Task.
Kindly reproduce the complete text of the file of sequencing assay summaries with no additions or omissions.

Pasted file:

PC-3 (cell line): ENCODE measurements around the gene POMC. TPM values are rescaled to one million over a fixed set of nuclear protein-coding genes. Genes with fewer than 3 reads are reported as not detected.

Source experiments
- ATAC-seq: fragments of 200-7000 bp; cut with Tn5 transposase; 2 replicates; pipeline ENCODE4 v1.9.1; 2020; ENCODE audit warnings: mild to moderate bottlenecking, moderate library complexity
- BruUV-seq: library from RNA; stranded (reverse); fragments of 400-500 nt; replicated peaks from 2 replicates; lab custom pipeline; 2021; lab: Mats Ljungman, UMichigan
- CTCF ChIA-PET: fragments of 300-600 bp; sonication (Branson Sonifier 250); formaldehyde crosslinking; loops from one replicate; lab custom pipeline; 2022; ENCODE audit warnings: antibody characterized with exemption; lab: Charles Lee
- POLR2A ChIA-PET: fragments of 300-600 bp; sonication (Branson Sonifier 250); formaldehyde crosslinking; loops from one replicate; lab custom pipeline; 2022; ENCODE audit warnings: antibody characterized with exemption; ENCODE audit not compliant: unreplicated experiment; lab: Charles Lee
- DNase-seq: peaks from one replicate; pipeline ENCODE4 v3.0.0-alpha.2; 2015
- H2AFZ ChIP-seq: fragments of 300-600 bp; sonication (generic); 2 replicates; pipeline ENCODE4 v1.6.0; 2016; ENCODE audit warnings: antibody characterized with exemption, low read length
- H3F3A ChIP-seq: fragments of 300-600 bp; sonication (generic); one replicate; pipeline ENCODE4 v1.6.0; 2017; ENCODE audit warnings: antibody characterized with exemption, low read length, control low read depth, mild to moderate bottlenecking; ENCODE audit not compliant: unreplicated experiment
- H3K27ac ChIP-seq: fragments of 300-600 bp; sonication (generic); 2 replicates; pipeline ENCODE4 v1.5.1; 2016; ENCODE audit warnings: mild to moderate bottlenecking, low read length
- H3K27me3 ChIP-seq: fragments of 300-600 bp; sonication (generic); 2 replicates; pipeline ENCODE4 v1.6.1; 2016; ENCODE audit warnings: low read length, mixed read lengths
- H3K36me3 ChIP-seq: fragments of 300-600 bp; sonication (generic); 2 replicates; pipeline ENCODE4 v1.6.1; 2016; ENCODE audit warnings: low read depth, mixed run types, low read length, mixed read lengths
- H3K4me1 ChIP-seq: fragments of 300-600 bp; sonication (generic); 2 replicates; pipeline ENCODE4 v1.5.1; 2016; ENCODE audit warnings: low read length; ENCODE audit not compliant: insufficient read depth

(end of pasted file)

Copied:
PC-3 (cell line): ENCODE measurements around the gene POMC. TPM values are rescaled to one million over a fixed set of nuclear protein-coding genes. Genes with fewer than 3 reads are reported as not detected.

Source experiments
- ATAC-seq: fragments of 200-7000 bp; cut with Tn5 transposase; 2 replicates; pipeline ENCODE4 v1.9.1; 2020; ENCODE audit warnings: mild to moderate bottlenecking, moderate library complexity
- BruUV-seq: library from RNA; stranded (reverse); fragments of 400-500 nt; replicated peaks from 2 replicates; lab custom pipeline; 2021; lab: Mats Ljungman, UMichigan
- CTCF ChIA-PET: fragments of 300-600 bp; sonication (Branson Sonifier 250); formaldehyde crosslinking; loops from one replicate; lab custom pipeline; 2022; ENCODE audit warnings: antibody characterized with exemption; lab: Charles Lee
- POLR2A ChIA-PET: fragments of 300-600 bp; sonication (Branson Sonifier 250); formaldehyde crosslinking; loops from one replicate; lab custom pipeline; 2022; ENCODE audit warnings: antibody characterized with exemption; ENCODE audit not compliant: unreplicated experiment; lab: Charles Lee
- DNase-seq: peaks from one replicate; pipeline ENCODE4 v3.0.0-alpha.2; 2015
- H2AFZ ChIP-seq: fragments of 300-600 bp; sonication (generic); 2 replicates; pipeline ENCODE4 v1.6.0; 2016; ENCODE audit warnings: antibody characterized with exemption, low read length
- H3F3A ChIP-seq: fragments of 300-600 bp; sonication (generic); one replicate; pipeline ENCODE4 v1.6.0; 2017; ENCODE audit warnings: antibody characterized with exemption, low read length, control low read depth, mild to moderate bottlenecking; ENCODE audit not compliant: unreplicated experiment
- H3K27ac ChIP-seq: fragments of 300-600 bp; sonication (generic); 2 replicates; pipeline ENCODE4 v1.5.1; 2016; ENCODE audit warnings: mild to moderate bottlenecking, low read length
- H3K27me3 ChIP-seq: fragments of 300-600 bp; sonication (generic); 2 replicates; pipeline ENCODE4 v1.6.1; 2016; ENCODE audit warnings: low read length, mixed read lengths
- H3K36me3 ChIP-seq: fragments of 300-600 bp; sonication (generic); 2 replicates; pipeline ENCODE4 v1.6.1; 2016; ENCODE audit warnings: low read depth, mixed run types, low read length, mixed read lengths
- H3K4me1 ChIP-seq: fragments of 300-600 bp; sonication (generic); 2 replicates; pipeline ENCODE4 v1.5.1; 2016; ENCODE audit warnings: low read length; ENCODE audit not compliant: insufficient read depth